DLP looks forward to rear projection

Crave managed to interview a senior Texas Instruments bod at CES, checking out the latest on the company's DLP chipset and what it means for 2006's rear-projection TVs and home-cinema projectors

Guy Cocker
3 min read

Try as we might to suck all the goodness out of CES 2006, there was simply too much great stuff to digest. So, back on UK soil and with interview notes dredged from the depths of our suitcase, we can now serve up another platter of delights that we'll be gorging on throughout 2006.

While rear-projection TVs might be shunned in favour of the sexier flat-screen variety, Texas Instruments' DLP stand was the most visually arresting of CES 2006, full of televisions too big to fit into any reasonable living room, and cinema screens showing life-sized American football matches. We crept behind the madness and the crowds to talk to the company's DLP products manager from Japan, Peter Van Kessel, and chewed the fat on all things 1080p, three-chip and rear-pro.

Blu-ray made 1080p high definition the talk of the show, and Texas Instruments added fuel to the fire by showing off its new 1080p 65-inch rear projection chipset. Van Kessel said we should expect to see TVs incorporating the technology from Toshiba, Samsung and HP (pictured). The catch is that 1080p is such a high-quality standard that it won't be widely available until the first Blu-ray players and Sony's PlayStation 3 arrive. As always, it's going to cost you to stay on the cutting edge of televisual cool.

As well as 1080p televisions, Van Kessel also promised that 2006 would see 1080p projectors arriving for $10,000 (£5,600). The first such model will arrive from Optoma, called the HD81, with the 1080p resolution enabling previously unseen levels of detail. This will present an interesting choice for the hardcore home-cinema enthusiast -- will they go for a three-chip 720p projector for around £8,000, or choose a higher-resolution model for slightly less? We'll see how it pans out later this year, when Marantz, Sharp and SIM2 also release 1080p DLP projectors. And if money's no object, we would expect InFocus or Sim2 to solve the problem with a three-chip, 1080p projector sometime this year.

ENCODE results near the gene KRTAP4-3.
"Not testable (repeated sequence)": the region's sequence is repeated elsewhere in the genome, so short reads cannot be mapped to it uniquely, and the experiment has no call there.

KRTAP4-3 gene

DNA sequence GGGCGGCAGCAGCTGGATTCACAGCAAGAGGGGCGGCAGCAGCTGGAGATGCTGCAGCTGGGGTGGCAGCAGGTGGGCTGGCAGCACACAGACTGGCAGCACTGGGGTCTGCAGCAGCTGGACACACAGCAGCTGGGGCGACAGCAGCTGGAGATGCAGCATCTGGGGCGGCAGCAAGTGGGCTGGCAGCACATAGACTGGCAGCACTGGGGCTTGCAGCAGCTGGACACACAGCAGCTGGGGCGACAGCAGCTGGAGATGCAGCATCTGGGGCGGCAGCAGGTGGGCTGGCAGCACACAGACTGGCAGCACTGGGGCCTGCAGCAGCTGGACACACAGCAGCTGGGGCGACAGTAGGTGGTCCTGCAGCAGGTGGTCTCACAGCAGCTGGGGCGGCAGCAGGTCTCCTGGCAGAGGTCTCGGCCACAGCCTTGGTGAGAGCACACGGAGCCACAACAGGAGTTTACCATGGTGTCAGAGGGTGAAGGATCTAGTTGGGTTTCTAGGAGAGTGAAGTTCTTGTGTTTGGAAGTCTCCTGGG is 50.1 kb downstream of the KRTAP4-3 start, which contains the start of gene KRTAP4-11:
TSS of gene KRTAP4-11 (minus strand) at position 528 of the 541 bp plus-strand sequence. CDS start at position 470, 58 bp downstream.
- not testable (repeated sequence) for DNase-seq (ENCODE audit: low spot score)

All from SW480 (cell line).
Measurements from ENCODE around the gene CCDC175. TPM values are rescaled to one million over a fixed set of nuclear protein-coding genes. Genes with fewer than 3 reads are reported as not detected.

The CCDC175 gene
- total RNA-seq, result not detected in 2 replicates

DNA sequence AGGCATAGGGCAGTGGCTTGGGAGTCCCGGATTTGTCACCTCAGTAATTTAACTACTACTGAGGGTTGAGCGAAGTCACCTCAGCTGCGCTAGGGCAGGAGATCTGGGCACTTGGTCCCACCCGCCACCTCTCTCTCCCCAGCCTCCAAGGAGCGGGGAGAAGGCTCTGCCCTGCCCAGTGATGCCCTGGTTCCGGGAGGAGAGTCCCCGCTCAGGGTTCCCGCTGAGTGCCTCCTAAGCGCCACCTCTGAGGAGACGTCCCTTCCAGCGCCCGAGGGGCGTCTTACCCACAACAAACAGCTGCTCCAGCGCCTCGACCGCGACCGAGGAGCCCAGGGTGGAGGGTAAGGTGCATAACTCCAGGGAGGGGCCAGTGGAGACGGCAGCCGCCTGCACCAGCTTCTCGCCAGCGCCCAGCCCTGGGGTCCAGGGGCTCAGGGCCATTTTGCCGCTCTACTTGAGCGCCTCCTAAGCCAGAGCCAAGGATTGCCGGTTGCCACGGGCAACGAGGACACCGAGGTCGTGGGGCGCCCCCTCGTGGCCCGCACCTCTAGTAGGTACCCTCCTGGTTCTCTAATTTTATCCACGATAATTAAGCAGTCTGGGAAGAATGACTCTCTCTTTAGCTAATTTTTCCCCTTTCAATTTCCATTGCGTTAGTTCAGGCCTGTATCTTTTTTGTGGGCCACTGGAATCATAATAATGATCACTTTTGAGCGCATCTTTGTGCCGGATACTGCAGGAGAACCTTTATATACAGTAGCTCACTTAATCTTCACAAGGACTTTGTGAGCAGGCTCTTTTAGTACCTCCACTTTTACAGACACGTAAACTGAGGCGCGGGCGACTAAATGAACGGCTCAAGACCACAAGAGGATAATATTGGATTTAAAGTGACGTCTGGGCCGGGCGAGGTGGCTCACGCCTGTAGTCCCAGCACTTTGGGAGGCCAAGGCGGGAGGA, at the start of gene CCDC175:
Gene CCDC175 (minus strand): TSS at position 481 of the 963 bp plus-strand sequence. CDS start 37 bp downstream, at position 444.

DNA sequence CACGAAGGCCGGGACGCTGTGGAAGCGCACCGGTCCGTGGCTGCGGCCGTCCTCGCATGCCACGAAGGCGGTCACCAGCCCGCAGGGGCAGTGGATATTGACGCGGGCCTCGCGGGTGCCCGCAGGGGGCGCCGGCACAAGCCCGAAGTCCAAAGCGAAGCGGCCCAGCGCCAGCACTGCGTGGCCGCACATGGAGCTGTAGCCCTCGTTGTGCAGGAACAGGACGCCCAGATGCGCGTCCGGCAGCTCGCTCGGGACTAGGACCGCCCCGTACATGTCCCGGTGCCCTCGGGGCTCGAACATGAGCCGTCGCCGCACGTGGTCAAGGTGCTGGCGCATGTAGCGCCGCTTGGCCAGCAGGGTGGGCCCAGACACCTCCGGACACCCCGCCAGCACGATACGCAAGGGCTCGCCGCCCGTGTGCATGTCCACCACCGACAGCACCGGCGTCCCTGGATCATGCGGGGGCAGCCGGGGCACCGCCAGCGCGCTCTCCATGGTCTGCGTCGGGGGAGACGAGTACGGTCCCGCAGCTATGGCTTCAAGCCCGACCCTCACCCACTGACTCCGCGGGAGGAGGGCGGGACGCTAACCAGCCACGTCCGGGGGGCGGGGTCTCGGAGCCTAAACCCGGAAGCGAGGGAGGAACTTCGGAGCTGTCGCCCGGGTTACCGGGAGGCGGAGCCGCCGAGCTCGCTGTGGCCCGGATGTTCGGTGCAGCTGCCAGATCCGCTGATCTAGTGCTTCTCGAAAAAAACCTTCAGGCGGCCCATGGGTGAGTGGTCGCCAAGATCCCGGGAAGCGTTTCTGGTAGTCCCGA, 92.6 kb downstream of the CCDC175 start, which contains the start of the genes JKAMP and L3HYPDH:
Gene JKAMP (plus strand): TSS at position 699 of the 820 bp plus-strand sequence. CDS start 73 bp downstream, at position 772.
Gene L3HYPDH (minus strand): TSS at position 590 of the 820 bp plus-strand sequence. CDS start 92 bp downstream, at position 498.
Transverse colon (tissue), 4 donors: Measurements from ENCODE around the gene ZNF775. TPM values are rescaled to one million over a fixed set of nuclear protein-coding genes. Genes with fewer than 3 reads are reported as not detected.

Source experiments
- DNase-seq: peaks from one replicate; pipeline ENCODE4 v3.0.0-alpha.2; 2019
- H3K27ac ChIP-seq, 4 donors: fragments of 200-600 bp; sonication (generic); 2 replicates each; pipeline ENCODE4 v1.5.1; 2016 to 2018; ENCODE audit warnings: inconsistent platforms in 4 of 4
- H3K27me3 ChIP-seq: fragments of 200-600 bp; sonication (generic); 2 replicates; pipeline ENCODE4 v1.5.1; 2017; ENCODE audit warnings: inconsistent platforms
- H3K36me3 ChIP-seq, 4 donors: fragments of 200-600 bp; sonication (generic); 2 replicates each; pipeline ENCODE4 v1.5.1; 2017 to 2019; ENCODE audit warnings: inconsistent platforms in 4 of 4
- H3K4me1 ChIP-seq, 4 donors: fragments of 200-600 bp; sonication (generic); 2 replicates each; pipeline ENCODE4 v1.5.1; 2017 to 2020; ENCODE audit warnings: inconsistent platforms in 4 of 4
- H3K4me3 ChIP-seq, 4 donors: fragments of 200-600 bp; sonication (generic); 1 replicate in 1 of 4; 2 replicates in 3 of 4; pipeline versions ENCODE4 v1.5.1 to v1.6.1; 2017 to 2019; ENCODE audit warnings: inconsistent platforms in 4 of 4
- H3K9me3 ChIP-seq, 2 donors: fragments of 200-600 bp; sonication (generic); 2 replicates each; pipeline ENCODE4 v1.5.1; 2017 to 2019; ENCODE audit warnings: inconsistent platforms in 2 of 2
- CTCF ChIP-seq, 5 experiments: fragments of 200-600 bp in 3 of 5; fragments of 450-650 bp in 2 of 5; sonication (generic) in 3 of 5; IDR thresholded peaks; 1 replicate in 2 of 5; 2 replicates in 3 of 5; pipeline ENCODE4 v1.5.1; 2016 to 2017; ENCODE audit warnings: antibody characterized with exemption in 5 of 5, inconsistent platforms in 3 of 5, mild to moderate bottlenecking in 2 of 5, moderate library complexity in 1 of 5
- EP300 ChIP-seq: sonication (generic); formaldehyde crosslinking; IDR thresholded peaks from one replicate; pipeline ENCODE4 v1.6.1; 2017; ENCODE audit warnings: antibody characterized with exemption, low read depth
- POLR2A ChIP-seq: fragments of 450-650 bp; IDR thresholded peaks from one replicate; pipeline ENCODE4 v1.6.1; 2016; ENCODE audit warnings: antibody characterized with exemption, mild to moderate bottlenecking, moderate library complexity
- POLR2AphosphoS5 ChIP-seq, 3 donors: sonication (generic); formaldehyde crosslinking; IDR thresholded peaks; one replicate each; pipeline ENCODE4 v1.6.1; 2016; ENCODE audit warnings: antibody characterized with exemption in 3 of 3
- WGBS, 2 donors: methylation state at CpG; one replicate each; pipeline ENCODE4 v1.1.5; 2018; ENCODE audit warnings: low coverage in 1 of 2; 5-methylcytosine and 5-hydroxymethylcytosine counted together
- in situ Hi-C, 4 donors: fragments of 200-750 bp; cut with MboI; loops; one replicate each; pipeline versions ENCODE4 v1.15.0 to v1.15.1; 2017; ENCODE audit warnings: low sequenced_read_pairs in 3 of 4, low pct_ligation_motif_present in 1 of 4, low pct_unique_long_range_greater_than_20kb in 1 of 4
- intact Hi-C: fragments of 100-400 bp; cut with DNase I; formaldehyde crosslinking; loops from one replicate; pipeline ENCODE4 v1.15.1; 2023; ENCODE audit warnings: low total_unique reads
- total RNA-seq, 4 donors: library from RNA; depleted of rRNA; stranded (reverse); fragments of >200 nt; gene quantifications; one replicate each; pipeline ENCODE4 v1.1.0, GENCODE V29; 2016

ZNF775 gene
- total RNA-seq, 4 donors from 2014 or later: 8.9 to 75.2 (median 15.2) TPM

All this talk of a new high-definition standard means that you'll be able to find a bargain on the older 720p technology. Texas Instruments promises that high-definition projectors based on DLP will arrive this year for under $2,000 (£1,100), but we were more interested in the new Toshiba TDP-ET20, which is only the third projector available to integrate a DVD player into the main chassis (the only other such model available in the UK is the Optoma MovieTime, reviewed here).

Crave grabbed a peek at this new take on the 'home cinema in a box' idea and was impressed with the results. As well as full Dolby Digital 5.1 support and a progressive-scan DVD player, the truly impressive feature of Toshiba's TDP-ET20 is its throw distance. The projector can create a 2m image from only 1m away from the screen, which is perfect for people with small living rooms. We'll keep a close eye on this new projector as we can't wait until it wings its way over to the UK later in the year. -GC